A hundred years before the French Revolution, the buccaneer companies were run on lines in which liberty, equality and fraternity were the rule,
although only for white members of the crew(for shame!). In a buccaneer ship, the captain was elected and could be deposed by the votes of the crew. The crew, and not the captain, decided the destination of each voyage and whether to attack a particular ship. The buccaneers' democratic model was adopted by many later pirate crews.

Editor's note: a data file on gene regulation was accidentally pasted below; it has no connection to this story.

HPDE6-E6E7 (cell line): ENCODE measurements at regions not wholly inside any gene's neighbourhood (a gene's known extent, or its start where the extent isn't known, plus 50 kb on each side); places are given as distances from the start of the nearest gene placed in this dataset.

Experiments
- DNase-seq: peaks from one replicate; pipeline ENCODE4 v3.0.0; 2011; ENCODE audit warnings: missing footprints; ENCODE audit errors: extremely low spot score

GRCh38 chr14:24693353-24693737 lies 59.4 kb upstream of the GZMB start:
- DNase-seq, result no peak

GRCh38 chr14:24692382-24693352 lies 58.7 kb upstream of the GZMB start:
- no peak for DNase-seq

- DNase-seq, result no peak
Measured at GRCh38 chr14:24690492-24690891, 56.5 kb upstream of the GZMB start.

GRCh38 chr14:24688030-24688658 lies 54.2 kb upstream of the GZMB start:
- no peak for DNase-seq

Spoils were evenly divided into shares; the captain received an agreed amount for the ship, plus a portion of the share of the prize money, usually five or six shares. Crews generally had no regular wages, being paid only from their shares of the plunder, a system called "no purchase, no pay" by Modyford or "no prey, no pay" by Exquemelin. There was a strong esprit de corps among buccaneers. This, combined with overwhelming numbers, allowed them to win sea battles and shore raids. There was also, for some time, a social insurance system guaranteeing compensation for battle wounds at a worked-out scale.